Johnson did an incredible amount of reading in preparation for Nations at War. Growing up in Halifax, his junior high history classes recalled the Mi’kmaq peoples of the Maritimes. For him, Canadian history meant Indigenous Peoples, followed by the invasion of the English and the French. When it came to creating Nations at War, it was all about telling the human story, and the more obscure or interesting the better.

“Jason and I sat down with my bullet-point list and said, ‘OK, why is this story good?'” recalls Johnson. “Jason is Métis, so one of the things he said was, ‘I want to see Métis stories.'”

As Nations at War tells, for the majority of human history, North America’s population was entirely Indigenous. Then, in the early 1600s, Europeans began to establish colonies along the Atlantic coast. These settlements became gateways through which millions of people would eventually flow west, creating demand for new land.

Europeans weren’t the only people creating chaos as they settled across North America. The Ojibwe and Lakota were already on the move, and their migration created a domino effect which provoked conflict and cultural change, as peoples who already called the west home fought to defend their territory.

“I want people to tune in and have those moments of, ‘Wow, I didn’t know that,’ Googling it and opening things up to conversation,” Friesen says. “People get certain ideas about what they’ve read or been told in the past, and the way we present it gives many different perspectives.”

Nations at War airs Saturdays at 7 p.m. Eastern on APTN.

Images courtesy of Athan Merrick.

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Two new hosts enter the tent for Season 4 of The Great Canadian Baking Show

From a media release:

A new team will enter the tent to host season four of CBC audience favourite THE GREAT CANADIAN BAKING SHOW. Comedians, actors, writers and Second City alumni Alan Shane Lewis and Ann Pornel will join returning judges Bruno Feldeisen and Kyla Kennaley to cheer on 10 new Canadian amateur bakers. Based on the hit British format and produced by Proper Television, production on the fourth season is currently underway in Toronto for broadcast and streaming on CBC and CBC Gem in winter 2021.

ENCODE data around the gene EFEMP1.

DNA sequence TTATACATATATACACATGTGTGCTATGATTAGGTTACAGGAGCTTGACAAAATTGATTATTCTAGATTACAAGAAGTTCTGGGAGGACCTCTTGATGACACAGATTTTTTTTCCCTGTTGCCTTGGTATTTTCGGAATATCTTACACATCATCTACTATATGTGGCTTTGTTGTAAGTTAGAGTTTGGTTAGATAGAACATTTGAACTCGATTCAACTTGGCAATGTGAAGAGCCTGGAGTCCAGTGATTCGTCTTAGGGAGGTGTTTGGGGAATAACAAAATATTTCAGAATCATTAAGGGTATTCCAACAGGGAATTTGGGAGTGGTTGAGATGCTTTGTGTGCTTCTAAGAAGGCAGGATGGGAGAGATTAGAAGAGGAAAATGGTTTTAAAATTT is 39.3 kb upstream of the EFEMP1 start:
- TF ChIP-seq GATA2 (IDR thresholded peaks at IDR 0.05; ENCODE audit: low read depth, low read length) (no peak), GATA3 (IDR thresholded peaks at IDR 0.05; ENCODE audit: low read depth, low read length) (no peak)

Canadians had a healthy appetite for season three of THE GREAT CANADIAN BAKING SHOW, with the series reaching 1.2 million viewers each week on CBC TV and ranking as CBC Gem’s most-watched factual entertainment series during the 2019/20 season. Audiences looking to satisfy their craving in advance of the new season can catch up on the first three seasons on CBC Gem.

Based on the beloved British format, THE GREAT CANADIAN BAKING SHOW brings together 10 amateur bakers from across the country to compete in a series of themed culinary challenges that celebrate their diverse backgrounds, families and communities. Competitors on the homegrown series have the opportunity to go up against Canada’s best bakers, while also competing against themselves as they strive to achieve their personal best. Each episode features three rounds including the Signature Bake, the Technical Bake and the Show Stopper. After the bakes are tasted and critiqued, the judges decide who will become the week’s Star Baker and who will be sent home, with the final three bakers competing for The Great Canadian Baking Show title.

THE GREAT CANADIAN BAKING SHOW is produced by Proper Television in association with CBC and Love Productions. The executive producers are Lesia Capone and Cathie James, and the series producer is Marike Emery.